Technical FAQ: Questions about WebLogic JDBC and appletsFAQ Index
I am testing my Oracle database connections under UNIX. I am able to run SQL*Plus and can successfully ping the database using utils.dbping. However, when I use the multitierutils.t3dbping utility, I receive an ORA-12154 error message. What's going on?
First, make sure that your ORACLE_HOME environment variable is correctly set to point to your Oracle installation. This variable must be set in the environment where the WebLogic server is running.
If you are still experiencing problems, try this:
If this procedure doesn't work, please send the output from these commands to WebLogic technical support.
What's a "native" JDBC driver? What's the difference between a Java and a "Java-only" JDBC driver?
Why are some JDBC drivers billed as "Java-only?" What's a "native" JDBC driver?
Some JDBC drivers written in Java work by calling database vendors' platform-specific database client libraries, such as Oracle's OCI Library. These libraries are written in C, not Java. A JDBC driver that uses these native libraries uses a Java mechanism called Java Native Interface (JNI) that makes it possible for a Java program to access platform-specific native code. There are some restrictions on how and where native methods can be used. For example, Java JDBC drivers are not appropriate for use in Netscape applets because of restrictions on the use of native methods.
BEA offers a Type 2 "native" JDBC driver that work only with the client libraries for Oracle. Because the vendors' client libraries are not written in Java, the WebLogic native drivers use a very thin C layer to make calls into the client library. This WebLogic native layer is supplied as a .dll for Windows or an .so or .sl for UNIX. When you use a WebLogic native driver, you need the WebLogic Java classes as well as the appropriate native library for the vendor library for your database.
WebLogic also provides a Type 3 pure-Java JDBC driver, WebLogic JDBC. A pure-Java JDBC driver does all of its work exclusively in Java, without any use of native methods, which is how WebLogic JDBC works. WebLogic JDBC can be used within the WebLogic framework without accessing any vendor-specific database libraries.
In addition, WebLogic supplies Type 4 pure-Java two-tier drivers for Informix and Microsoft SQL Server. These can be downloaded separately from the WebLogic website.
I'm trying to use jDriver for Oracle from an applet, but I get errors and my applet doesn't work. I've heard rumors that you can't use two-tier drivers from applets. Why not?
The rumors are correct. Within an unsigned applet, you cannot load native libraries over the wire, access the local file system, or connect to any host except the host from which you loaded the applet. The applet security manager enforces these restrictions on applets as protection against applets being able to do unsavory things to unsuspecting users.
If you are trying to use jDriver for Oracle from an applet, then you are violating the first restriction. Your applet will fail when it attempts to load the native (non-Java layer) library that allows jDriver for Oracle to make calls into the non-Java Oracle client libraries. If you look at the Exception that is generated, you will see that your applet fails in java.lang.System.loadLibrary, because the security manager determined that you were attempting to load a local library and halted the applet.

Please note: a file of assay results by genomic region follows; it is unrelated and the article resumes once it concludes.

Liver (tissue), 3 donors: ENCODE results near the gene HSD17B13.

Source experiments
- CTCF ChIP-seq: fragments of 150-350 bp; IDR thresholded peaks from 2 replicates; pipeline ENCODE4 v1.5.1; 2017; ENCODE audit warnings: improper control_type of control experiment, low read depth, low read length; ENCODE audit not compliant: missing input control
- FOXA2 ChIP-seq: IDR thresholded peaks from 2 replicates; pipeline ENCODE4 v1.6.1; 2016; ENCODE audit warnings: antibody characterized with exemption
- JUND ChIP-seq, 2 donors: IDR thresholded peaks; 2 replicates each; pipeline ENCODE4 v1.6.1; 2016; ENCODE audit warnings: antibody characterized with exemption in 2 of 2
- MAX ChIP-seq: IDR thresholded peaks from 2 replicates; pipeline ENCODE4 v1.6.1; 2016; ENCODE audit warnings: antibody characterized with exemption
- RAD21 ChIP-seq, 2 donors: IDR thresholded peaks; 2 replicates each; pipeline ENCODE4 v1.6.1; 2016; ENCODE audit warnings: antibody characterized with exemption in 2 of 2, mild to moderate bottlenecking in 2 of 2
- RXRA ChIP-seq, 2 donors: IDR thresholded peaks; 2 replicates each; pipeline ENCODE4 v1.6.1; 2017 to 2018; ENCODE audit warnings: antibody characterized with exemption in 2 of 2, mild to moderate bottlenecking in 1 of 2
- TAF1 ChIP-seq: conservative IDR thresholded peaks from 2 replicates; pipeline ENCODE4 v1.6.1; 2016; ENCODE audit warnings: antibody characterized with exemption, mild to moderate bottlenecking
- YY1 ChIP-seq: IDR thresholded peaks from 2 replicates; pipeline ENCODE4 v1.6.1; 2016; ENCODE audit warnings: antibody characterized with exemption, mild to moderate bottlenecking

You can, however, use WebLogic JDBC in applets. WebLogic JDBC is a pure-Java implementation of JDBC that operates within the WebLogic Server. With WebLogic JDBC, you need one copy of jDriver for Oracle (or any other two-tier JDBC driver) for the connection between the WebLogic Server and the DBMS. WebLogic JDBC provides a pure-Java JDBC connection to the WebLogic Server that is appropriate for applet use.
The idiom that the JDBC specification recommends is to load and register a driver by calling Class.forName("name.of.Driver") (according to the javadoc documentation for java.sql.Driver).
This is contradicted in section 8.5 of the java language specification:
Any static initializers declared in a class are executed when the class is initialized and, together with any field initializers (8.3.2) for class variables, may be used to initialize the class variables of the class (12.4).
The VM specification also states that,
Initialization of a class consists of executing its static initializers (2.11) and the initializers for static fields (2.9.2) declared in the class . . . A class or interface type T will be initialized at its first active use, which occurs if:
The result of this contradiction is that in a strictly implemented VM, you cannot guarantee that the Class.forName() call will load and register the Driver unless you call newInstance() on the class. This only works if the Driver class has a public default constructor, which is the case with all of WebLogic's drivers.
For example, to load the jDriver for Oracle Driver, you can use:
And that will guarantee that the driver is properly loaded and registered, and that you can use it, given an appropriate URL. With any driver that does not implement (implicitly or explicitly) a public default constructor, this idiom will fail for that driver.
We expect that JavaSoft will announce a change to the Java Language Specification that will make Class.forName() an active use of a class and cause static initialization blocks to be executed. However, to be safe we recommend using newInstance() for the indefinite future.